Monday, May 26, 2008

I, Vampire

I forgot to mention that last Thursday I received two more units of blood, bringing my blood transfusion count to 24 and my total transfusion count to 36. (I seem to be keeping a 2:1 ratio blood transfusions to platelet transfusions.)

The nice thing about blood transfusions is that afterwards I feel really energized. Otherwise they're incredibly unremarkable. This is especially true with a chest catheter, because there's no need to stick an IV in my arm; just plug and play. But what they lack in discomfort they make up with tedium. Here's how it plays out.

First is the cross match; a vial of blood is taken, and brought to the lab where it's tested against the units of blood meant to be used for the transfusion. (While they already have my blood type on file, the cross match is to determine compatibility against the units' antigens.) So that takes a little while. Then my blood pressure and temperature are taken, and if everything is good we start the procedure... which doesn't involve blood just as yet, but rather a saline drip.

When the first unit of blood is ready—each transfusion I've had to date has involved two units—it's added to the IV pump, which mixes it with the saline drip. Then it's just a matter of sitting and waiting, as it takes about 105 minutes to get one unit of blood into me. I usually spend the time reading, doing puzzles, writing, playing sudoku or sleeping—whatever's needed to pass the time. When I'm actually in hospital, it's no different from anything else because I always have the pump with me anyway. When I'm an outpatient, then I'm more or less confined to my chair, because there's nowhere else to go.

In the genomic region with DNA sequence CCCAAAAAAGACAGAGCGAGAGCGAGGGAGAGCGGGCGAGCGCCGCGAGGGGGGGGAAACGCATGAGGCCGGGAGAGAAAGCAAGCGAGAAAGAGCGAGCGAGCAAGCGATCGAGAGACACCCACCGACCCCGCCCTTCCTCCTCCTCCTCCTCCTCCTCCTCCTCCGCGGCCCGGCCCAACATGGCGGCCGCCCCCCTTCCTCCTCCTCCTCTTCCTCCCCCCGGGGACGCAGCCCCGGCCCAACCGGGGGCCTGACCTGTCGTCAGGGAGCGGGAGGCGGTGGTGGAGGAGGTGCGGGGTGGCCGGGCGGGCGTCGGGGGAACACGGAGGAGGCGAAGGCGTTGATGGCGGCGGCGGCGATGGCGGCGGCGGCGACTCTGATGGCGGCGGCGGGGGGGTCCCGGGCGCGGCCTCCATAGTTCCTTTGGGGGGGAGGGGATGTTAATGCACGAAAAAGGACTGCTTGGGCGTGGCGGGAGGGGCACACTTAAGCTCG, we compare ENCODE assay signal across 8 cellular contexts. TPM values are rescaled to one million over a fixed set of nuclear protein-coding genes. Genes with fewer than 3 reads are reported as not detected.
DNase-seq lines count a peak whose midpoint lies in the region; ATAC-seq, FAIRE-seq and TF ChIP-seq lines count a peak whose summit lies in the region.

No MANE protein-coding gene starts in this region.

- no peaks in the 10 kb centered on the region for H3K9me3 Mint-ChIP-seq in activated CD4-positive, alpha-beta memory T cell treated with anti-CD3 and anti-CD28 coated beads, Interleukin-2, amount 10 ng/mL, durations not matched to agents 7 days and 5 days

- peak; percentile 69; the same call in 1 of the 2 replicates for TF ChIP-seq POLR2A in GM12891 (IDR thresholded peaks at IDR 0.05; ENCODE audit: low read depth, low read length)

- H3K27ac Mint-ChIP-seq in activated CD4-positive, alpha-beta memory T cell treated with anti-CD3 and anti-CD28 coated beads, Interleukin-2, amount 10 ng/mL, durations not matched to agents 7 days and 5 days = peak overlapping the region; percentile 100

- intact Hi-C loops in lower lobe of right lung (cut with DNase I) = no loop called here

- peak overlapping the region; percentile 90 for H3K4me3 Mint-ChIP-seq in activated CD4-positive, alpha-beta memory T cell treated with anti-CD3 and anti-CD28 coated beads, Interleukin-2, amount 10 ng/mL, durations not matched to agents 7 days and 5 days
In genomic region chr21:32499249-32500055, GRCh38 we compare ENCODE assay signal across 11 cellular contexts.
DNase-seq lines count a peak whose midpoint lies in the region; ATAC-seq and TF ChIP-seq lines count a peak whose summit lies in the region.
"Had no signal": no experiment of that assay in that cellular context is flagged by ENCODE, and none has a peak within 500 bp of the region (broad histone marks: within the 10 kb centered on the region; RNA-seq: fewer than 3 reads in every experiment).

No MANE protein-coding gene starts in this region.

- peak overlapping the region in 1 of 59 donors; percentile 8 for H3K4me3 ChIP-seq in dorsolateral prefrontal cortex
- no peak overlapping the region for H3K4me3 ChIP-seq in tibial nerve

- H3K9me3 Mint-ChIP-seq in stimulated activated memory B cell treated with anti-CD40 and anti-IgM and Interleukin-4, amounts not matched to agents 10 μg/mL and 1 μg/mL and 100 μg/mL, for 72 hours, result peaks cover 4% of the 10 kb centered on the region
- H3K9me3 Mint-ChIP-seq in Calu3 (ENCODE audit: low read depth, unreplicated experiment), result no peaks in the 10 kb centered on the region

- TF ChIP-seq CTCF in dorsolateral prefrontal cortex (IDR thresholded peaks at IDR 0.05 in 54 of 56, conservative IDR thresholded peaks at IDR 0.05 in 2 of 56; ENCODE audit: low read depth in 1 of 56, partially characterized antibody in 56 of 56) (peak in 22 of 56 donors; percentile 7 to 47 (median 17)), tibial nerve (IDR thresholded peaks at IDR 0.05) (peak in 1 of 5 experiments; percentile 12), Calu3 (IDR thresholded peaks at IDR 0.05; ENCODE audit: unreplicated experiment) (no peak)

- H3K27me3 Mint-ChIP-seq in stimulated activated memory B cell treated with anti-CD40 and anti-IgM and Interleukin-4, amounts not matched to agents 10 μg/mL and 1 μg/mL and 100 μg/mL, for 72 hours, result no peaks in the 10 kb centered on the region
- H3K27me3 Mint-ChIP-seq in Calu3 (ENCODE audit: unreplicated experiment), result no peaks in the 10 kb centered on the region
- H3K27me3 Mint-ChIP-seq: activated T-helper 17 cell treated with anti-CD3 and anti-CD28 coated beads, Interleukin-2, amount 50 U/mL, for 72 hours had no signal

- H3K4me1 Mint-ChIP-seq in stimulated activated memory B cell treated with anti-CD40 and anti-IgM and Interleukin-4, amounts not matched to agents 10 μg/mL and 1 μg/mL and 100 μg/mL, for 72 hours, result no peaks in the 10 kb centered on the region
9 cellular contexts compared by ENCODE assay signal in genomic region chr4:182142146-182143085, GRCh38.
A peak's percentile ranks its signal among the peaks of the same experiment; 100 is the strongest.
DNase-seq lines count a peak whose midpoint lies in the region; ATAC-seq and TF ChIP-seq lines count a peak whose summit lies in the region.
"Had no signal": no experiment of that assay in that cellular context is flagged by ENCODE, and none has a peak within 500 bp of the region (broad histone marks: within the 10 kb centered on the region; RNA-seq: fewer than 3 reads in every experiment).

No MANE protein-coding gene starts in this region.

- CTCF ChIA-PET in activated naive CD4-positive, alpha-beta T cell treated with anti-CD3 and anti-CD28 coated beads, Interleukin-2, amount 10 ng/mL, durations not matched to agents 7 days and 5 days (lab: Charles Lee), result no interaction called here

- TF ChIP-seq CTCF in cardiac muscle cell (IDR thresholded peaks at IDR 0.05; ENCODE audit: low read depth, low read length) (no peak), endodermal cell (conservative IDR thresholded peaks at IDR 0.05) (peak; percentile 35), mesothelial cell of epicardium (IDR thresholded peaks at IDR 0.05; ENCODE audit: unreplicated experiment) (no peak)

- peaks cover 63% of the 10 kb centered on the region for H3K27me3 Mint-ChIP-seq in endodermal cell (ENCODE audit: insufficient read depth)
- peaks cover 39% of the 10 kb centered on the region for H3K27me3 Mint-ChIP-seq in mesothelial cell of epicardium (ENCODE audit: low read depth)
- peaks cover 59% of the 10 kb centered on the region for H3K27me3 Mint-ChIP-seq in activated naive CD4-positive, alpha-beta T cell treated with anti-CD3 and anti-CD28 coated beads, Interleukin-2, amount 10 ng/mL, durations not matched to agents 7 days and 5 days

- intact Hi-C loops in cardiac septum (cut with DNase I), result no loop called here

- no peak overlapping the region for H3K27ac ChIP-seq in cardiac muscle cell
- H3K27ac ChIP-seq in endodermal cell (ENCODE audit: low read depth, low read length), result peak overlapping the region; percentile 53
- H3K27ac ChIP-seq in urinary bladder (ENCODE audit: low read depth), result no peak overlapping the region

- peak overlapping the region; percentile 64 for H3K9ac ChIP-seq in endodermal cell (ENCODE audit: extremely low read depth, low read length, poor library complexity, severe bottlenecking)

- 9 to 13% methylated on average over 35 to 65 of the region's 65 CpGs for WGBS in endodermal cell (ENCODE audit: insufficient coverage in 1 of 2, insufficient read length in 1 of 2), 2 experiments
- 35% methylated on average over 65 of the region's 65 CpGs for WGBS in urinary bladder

When the unit's done, the remaining blood is flushed from the tubes (and into me) with the saline, and I wait for the nurse to get to me. (On Thursday, the first unit ran out right in the middle of lunch hour, when the number of nurses on the floor drops to two. So I had to wait a little longer than usual.) Then she checks my temperature and blood pressure again, and if necessary we repeat the whole thing with another unit of blood, which we usually have to wait for.

Like I said, no pain, just tedium. Last week I got in around 10:00 and left around 3:00.

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